PIERRE - Rob Allison doesn't need a boat to get to his home anymore.
The water has receded enough that Frontier Road is actually a road again. But it's only been a week since the gravel pathway has been accessible and it is still too soft for vehicles. So residents like Allison use ATVs to get in and out of their neighborhoods.
During the Missouri River flood, Frontier Road, a few miles south of the Oahe Dam, was one of the residential areas impacted the most, with water inundating 20 of the neighborhood's 25 homes. Very few of the residents have moved back home - about 75 percent of homes now have electricity, Allison said - and some are still unsure if they will ever be able to live under those roofs again. Allison is one of the five that stayed dry. One of the lucky ones, he said.
Water is still gathered in the ditch alongside the road, but most houses are no longer surrounded by it. At one point, shallow bottom boats traveled over the top of mailboxes to view the homes. While the water has receded, residents are still bitter that the U.S. Army Corps of Engineers kept raising the release rates, overpowering the berms they built to protect their homes.
"If this is 80,000 (cfs), we could've lived with 85,000," he said. Releases peaked at 150,000 cfs, except for two days when the corps released 160,000 cfs. Those two days overwhelmed two more homes that might have stayed dry at 150,000 cfs, Allison said.
At 80,000, the Missouri River is mostly in its banks, but "still higher than a high, normal summer day," said Phil Meyer, another Frontier Road resident whose home was not inundated.
The river comes up to the top Allison's retaining wall in his backyard, which is five feet high. At its highest, the river crept within a foot of the top of Allison's sandbag berm. Pumps working constantly protected the home from rising groundwater. He did have water in his garage and crawl space, but both are now dry. The flood protection surrounding his 3-year-old home still stands and will until the roads are durable enough to handle trucks with heavy loads coming in and out.
In the meantime, he is trying figure out what needs to be done in order to go home again, a process for which there is no precedent. On Tuesday, the contractor who built his home inspected the house and brought a soils and structural engineer. Allison is also gathering estimates from cleaning companies, again without really knowing what services he needs to make his home livable and mold free.
Allison hopes to be back into his home by the middle or end of October. Much of the work that needs to be done, besides making sure there is no mold and the structural integrity is sound, is putting his home back together; doors, faucets, toilets, cabinets and heating and cooling units were all removed prior to the flood. On the inside, it barely looks like the structure beat back the ravages of a flood.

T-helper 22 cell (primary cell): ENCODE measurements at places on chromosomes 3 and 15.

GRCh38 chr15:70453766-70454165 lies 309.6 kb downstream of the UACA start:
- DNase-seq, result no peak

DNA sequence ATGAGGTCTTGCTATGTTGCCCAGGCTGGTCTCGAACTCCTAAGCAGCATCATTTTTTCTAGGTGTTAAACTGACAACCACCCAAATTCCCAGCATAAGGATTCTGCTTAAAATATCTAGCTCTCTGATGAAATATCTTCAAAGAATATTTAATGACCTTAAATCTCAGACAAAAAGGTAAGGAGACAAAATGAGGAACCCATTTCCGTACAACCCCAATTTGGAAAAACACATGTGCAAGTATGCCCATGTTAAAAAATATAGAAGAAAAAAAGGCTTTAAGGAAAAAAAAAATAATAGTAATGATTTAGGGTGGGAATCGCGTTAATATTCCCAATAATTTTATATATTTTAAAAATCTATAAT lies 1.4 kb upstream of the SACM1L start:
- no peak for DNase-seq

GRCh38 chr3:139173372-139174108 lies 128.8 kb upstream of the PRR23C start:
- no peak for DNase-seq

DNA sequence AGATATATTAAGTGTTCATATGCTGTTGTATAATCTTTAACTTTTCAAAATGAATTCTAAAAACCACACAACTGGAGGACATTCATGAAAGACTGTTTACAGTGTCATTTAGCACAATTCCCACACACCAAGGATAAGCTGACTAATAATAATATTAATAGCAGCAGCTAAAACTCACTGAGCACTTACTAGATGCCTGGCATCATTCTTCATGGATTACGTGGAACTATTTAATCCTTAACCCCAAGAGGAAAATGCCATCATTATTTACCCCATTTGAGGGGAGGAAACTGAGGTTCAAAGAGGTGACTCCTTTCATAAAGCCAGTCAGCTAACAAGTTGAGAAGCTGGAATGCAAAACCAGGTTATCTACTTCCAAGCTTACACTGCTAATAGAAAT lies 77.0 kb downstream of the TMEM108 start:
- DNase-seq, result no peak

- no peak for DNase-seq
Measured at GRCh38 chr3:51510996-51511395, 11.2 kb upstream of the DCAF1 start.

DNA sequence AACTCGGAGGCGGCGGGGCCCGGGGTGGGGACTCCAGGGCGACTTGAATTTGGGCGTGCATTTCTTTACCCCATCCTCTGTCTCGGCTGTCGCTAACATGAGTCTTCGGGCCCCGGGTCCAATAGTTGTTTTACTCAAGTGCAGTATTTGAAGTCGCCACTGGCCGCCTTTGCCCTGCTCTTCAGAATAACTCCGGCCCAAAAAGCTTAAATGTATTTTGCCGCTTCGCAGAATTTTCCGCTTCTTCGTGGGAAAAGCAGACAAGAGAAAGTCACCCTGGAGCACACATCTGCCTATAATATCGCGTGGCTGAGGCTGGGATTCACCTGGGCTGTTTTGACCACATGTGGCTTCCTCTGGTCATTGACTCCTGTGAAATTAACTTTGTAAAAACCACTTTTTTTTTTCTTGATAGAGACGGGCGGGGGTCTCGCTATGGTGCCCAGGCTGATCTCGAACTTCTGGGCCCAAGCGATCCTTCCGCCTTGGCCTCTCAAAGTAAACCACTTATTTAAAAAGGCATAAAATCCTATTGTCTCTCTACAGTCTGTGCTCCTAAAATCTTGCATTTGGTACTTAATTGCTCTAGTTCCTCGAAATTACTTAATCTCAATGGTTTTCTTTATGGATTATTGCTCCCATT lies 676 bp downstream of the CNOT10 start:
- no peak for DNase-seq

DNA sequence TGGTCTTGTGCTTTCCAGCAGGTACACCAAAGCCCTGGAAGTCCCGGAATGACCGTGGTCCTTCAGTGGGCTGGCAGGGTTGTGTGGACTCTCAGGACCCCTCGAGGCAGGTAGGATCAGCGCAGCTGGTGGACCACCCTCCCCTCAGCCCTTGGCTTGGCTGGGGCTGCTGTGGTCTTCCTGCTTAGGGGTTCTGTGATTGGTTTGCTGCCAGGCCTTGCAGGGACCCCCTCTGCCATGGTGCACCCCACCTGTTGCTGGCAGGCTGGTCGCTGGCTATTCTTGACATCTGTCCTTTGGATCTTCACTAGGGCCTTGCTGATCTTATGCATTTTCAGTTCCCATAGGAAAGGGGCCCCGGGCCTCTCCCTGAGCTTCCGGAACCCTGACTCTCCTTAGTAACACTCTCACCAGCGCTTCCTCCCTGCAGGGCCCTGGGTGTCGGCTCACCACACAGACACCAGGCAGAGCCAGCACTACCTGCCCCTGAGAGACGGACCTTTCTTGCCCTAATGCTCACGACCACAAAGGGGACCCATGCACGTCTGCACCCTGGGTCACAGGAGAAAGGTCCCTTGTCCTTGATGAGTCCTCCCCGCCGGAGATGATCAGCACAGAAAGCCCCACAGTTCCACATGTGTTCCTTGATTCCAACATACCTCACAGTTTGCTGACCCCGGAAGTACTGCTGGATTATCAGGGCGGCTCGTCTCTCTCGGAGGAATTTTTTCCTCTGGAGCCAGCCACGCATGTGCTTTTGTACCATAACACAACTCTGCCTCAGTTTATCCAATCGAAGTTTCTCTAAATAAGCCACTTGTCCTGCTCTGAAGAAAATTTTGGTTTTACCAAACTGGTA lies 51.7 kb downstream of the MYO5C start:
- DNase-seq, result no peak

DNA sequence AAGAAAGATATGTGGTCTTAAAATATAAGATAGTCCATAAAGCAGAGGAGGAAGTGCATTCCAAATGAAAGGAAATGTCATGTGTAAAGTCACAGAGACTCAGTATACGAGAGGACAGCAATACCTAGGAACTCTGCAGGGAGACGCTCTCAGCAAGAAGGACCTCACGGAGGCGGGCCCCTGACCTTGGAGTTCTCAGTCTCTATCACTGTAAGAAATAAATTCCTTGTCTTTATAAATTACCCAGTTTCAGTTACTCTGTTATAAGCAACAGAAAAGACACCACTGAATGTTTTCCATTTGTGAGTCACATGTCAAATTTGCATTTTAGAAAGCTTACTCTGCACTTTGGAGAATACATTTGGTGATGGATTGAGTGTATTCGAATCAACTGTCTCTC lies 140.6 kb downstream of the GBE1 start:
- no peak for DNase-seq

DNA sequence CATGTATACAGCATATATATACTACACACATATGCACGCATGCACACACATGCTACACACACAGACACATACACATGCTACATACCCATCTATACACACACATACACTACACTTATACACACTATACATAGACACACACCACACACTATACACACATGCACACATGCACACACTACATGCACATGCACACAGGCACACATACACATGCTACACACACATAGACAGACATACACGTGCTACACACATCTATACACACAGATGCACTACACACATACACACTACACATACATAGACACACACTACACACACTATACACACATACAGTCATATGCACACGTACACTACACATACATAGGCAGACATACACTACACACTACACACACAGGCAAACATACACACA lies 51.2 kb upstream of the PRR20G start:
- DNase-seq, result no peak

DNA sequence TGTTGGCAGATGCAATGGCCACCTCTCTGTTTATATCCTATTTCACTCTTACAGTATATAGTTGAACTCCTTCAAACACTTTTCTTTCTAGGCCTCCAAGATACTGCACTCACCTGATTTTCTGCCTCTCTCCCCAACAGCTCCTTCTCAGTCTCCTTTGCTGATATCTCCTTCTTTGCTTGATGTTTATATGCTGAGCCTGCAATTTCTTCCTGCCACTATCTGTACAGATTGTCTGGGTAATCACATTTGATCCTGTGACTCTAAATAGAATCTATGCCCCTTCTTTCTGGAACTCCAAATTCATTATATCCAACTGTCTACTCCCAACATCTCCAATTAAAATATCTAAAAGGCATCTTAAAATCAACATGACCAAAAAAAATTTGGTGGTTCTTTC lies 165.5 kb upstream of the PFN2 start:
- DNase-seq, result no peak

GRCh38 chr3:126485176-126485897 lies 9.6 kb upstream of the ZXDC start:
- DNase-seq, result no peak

"If you didn't know, you'd think we were just building a house," he said.
The big trees in his backyard are questions marks. He isn't sure if they'll make it, but plans to wait until next spring to determine their fate.
With preparation and cleanup costs, Allison estimates the entire flood will cost him $50,000 and he doesn't have much hope that he'll receive assistance from the Federal Emergency Management Agency.
"How does it work when someone floods your house?" he said. "Personally, I would love to be made whole and reassured that this will never happen again. I think that's reasonable."
The water's wrath is noticeable in almost every inch of the Frontier Road development, which just a few weeks ago was nearly entirely underwater and only accessible by boat. Because of the soft roads, the area is still closed to anyone but residents. Many of the homes bear a brown water line, a reminder of what occurred this summer. Shrubs still line the road, and a soccer goal in a field near a few homes looks like it was dressed in mud and dead leaves as a prop for a horror film. But, if one looks closely, the area still resembles the pleasant neighborhood that once existed.
That nice neighborhood, the one with a beautiful river view and pelicans for neighbors, is what Allison longs for. To him, that idea is not lost.
"I want my neighborhood back," he said. "At least for the middle of my life, I want to live here.
"I am not asking for a handout. I was wronged but that could be righted."